Are multi-site fungicides now essential, not optional?
MULTI-SITE fungicides may not have the same level of activity against key wheat disease septoria tritici as triazole and SDHI actives, but disease experts gathered at a resistance meeting last week took the view that now was the time to assign them equal importance within a fungicide programme.
ADAS senior research scientist Dr Jonathan Blake said he would like to see multi-site fungicides such as folpet and chlorothalonil used as a matter of course at the T1 and T2 fungicide timings. Septoria tritici was becoming less sensitive to triazoles and SDHIs also needed protection against resistance development.
Multi-site fungicides did not provide the same intrinsic level of activity against septoria as both of these groups, but offered a decent level of protectant activity, he said.
New modelling work on fungicide mixture strategies being undertaken by ADAS and Roth-amsted Research indicated that even a very low dose of a low resistance risk active ingredient - a multi-site - increased the life expectancy of a higher resistance risk partner such as a triazole or SDHI.
Broom’s Barn director Bill Clark warned triazole efficacy was going to continue to drift. “You don’t get crops green to the floor with just triazoles any more. We can’t control septoria in high risk situations with triazoles alone,” he said.
The story surrounding the genetic mutations that conferred resistance to triazole fungicides within the septoria tritici population was a complicated one and, so dynamic was the situation, that knowing what mutations were present in a population one year was no guide to what might be present the following year and was of limited practical value.
Like triazoles, SDHIs were active at a single site within the septoria fungus; the resistance risk was medium to high and resistance management was needed to protect their activity, said Mr Clark.
“There is a hint SDHIs are not all the same in terms of the development of resistance, but they are similar. All I am hoping is that if and when they are affected by resistance - and they will be - it is not to the same degree for each.”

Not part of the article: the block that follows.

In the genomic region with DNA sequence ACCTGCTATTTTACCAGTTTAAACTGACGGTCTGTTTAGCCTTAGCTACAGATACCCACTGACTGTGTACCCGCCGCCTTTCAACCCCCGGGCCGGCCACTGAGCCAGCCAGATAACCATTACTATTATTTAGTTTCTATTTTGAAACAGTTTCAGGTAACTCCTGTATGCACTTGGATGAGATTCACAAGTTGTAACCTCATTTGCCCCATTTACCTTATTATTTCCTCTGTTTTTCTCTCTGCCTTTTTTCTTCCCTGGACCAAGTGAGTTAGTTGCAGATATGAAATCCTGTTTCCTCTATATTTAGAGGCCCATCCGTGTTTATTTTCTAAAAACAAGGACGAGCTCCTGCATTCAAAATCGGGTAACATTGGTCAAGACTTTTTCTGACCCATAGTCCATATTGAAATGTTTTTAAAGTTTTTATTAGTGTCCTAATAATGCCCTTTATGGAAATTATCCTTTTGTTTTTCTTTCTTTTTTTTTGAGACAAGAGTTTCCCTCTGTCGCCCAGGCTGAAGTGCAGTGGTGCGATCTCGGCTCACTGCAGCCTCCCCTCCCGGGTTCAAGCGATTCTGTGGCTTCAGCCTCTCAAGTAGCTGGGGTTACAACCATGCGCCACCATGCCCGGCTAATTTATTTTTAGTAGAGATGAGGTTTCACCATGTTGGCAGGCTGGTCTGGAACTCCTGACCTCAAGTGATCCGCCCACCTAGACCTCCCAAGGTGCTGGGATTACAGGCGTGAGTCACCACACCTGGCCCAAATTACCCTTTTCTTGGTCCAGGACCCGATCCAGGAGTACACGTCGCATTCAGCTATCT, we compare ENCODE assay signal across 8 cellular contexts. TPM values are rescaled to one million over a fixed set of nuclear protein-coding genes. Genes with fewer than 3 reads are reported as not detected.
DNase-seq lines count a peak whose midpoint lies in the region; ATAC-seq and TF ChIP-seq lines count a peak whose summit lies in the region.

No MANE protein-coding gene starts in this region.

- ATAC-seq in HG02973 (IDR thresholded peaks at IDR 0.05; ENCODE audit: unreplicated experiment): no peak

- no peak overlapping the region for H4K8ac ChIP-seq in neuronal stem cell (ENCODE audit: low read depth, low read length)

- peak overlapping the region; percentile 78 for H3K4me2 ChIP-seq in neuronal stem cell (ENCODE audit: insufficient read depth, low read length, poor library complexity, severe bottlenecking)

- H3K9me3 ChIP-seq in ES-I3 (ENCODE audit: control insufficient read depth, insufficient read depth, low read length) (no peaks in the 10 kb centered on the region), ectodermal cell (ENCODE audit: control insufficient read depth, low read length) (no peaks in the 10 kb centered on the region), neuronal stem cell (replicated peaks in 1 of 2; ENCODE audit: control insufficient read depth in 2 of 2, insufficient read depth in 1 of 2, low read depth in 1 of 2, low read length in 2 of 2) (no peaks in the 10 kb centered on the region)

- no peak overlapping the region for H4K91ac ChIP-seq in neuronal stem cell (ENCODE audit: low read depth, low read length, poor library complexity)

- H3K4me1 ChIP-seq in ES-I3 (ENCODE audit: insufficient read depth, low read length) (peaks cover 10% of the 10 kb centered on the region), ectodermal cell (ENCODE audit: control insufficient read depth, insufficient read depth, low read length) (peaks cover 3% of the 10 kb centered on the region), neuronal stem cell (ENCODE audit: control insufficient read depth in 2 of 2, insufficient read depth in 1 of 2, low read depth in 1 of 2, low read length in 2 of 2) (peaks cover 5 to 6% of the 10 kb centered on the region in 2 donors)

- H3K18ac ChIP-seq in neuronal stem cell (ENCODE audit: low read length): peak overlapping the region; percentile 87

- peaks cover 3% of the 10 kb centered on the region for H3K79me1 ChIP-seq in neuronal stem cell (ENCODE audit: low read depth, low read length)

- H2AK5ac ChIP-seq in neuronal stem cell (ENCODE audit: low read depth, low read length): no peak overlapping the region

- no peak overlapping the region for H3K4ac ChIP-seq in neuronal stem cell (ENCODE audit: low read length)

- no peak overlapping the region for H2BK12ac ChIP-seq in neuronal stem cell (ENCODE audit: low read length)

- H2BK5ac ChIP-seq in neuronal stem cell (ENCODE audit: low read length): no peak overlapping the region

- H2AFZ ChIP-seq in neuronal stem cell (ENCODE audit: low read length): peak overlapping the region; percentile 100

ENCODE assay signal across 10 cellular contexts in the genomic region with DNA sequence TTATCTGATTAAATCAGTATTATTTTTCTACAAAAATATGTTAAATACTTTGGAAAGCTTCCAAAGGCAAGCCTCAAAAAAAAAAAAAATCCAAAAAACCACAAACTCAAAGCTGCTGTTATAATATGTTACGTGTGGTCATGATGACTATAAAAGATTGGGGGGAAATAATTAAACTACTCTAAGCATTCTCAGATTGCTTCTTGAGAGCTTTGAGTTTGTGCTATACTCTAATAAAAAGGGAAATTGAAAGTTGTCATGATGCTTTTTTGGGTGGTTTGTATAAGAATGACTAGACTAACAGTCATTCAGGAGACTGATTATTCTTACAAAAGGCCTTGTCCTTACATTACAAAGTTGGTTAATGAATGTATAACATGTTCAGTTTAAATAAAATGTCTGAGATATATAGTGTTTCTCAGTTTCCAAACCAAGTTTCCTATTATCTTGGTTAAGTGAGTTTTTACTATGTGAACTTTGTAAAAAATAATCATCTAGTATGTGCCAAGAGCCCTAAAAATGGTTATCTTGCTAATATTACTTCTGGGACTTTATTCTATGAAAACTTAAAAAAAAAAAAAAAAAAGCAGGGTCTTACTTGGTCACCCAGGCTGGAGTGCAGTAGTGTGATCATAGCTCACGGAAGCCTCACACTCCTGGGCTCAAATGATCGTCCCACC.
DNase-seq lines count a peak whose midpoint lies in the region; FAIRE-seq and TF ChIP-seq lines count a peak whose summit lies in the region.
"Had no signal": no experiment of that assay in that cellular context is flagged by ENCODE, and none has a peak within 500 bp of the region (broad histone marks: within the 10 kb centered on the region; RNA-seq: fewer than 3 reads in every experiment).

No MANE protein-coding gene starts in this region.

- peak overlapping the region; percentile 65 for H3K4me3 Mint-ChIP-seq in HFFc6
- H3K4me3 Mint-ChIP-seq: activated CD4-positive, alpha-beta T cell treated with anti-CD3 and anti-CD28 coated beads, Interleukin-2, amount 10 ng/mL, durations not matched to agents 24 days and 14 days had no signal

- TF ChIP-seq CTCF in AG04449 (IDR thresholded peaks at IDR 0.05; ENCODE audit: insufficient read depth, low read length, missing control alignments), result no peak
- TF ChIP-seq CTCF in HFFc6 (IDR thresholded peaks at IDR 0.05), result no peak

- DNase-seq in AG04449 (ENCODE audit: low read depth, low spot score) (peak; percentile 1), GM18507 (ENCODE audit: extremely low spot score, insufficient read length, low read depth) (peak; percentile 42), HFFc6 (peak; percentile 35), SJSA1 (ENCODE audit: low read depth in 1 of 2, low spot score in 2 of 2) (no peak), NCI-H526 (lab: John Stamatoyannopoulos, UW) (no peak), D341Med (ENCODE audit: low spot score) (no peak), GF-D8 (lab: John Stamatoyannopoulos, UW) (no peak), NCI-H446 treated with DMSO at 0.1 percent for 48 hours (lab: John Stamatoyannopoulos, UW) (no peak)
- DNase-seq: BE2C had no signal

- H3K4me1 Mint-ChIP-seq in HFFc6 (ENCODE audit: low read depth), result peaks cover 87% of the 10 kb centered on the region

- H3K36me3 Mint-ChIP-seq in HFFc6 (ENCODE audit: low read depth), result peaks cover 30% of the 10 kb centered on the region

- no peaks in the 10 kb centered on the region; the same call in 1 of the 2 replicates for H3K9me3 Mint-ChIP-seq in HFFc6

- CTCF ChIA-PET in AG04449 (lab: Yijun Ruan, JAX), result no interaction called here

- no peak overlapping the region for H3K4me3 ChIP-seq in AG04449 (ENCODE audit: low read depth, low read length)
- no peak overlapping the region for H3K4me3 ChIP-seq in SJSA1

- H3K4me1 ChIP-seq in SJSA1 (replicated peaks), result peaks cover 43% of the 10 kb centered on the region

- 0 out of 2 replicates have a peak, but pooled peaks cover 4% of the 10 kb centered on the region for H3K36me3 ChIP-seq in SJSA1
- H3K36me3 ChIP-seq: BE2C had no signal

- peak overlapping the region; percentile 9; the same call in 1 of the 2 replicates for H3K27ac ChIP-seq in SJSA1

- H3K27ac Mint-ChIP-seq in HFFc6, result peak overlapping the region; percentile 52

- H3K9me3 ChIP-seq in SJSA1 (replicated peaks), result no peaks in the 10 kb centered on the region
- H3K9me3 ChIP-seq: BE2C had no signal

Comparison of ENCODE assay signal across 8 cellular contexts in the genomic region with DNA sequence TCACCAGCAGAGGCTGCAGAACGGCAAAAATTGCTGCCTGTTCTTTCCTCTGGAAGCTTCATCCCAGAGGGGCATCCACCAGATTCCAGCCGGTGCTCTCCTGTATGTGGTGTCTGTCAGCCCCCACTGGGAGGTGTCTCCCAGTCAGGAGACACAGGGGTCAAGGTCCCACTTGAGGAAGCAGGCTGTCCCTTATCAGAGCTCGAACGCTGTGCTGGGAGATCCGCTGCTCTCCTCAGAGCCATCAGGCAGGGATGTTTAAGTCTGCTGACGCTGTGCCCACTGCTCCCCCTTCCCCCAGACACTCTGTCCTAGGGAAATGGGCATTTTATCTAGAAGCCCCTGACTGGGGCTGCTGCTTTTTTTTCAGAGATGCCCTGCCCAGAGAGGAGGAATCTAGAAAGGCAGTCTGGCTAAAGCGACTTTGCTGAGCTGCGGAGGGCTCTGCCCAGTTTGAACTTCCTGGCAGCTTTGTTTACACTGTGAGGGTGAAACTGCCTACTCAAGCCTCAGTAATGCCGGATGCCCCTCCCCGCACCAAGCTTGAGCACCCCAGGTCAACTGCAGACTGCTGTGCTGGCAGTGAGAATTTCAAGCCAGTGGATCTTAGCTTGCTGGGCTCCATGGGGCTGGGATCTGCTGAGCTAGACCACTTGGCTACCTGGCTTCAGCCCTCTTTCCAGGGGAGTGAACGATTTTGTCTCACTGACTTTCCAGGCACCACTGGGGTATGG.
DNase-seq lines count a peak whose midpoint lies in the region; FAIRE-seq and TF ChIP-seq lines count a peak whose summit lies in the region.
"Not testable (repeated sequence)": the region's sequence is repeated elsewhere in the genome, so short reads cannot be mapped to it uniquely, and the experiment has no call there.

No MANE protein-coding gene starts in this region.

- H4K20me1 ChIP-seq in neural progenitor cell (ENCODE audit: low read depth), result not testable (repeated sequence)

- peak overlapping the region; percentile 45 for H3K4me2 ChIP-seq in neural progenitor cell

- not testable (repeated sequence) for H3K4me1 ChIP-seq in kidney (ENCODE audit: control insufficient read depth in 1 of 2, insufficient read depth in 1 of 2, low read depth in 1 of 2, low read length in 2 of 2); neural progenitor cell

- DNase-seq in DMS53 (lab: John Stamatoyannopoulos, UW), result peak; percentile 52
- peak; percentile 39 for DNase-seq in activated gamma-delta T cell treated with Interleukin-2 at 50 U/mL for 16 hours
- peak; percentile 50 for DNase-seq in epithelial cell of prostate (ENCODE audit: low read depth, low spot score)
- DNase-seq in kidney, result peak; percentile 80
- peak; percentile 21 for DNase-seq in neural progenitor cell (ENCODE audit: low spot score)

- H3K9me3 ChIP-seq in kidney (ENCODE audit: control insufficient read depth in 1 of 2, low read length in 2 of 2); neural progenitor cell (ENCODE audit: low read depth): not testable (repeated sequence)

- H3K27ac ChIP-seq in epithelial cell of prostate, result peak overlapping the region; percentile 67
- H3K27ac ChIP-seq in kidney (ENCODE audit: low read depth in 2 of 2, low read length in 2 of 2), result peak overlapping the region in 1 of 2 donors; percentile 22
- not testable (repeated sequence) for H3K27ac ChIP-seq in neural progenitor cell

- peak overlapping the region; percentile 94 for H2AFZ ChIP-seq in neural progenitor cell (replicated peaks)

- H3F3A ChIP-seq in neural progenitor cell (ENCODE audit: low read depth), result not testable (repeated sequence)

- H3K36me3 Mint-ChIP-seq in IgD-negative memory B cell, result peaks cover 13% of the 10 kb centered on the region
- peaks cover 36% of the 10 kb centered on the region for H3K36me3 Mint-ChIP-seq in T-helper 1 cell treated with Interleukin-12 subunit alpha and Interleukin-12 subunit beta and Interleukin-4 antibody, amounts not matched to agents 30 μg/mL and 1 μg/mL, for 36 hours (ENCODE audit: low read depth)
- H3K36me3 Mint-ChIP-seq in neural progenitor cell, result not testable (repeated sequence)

In cereals, use of mixtures of triazole/triazole, triazole/SDHI or multi-sites were the only way to protect fungicide activity against septoria.
Agrii (formerly Masstock UAP) technical support manager Malcolm Smith said the organisation’s approach to resistance management was to manage crops to prevent disease, rather than to cure it. He urged growers to pay particular attention to getting the timing and dose of fungicide applications right.
Commenting on the Irish situation, John Spink of Teagasc said most septoria tritici strains remained sensitive to at least one of the triazoles, but strains with reduced sensitivity to all triazoles were increasingly present in the Irish septoria population.
No incidences of resistance to SDHIs had been detected in Ireland, but this group of fungicides must be protected, he said.
Providing a fungicide manufacturer’s perspective, Stuart Hill of Makhteshim Agan UK said multi-site fungicides such as folpet (Phoenix) had a vital role in protecting the efficacy of triazoles and SDHIs and should not be seen as ‘second division’ products.
He suggested there was a need to rethink fungicide programmes to make them more protectant in nature. Key fungicide timings were unlikely to change, he said, so would one solution be to use multi-site fungicides such as folpet at each key stage of a fungicide programme?
- Use a wide range of active ingredients with differing modes of action on target diseases
- Consider using mixtures of azoles as this may help slow down further shifts in sensitivity eg Brutus/ Kestrel/Prosaro
- Use tank mixes or formulated mixes with differing mode of action
- Use new active ingredients as soon as they are launched (subject to positive trials data) to get the greatest benefit from them
- Adhere to label restriction on number of applications
- Make appropriate use of multi-site fungicides as these have the lowest resistance risk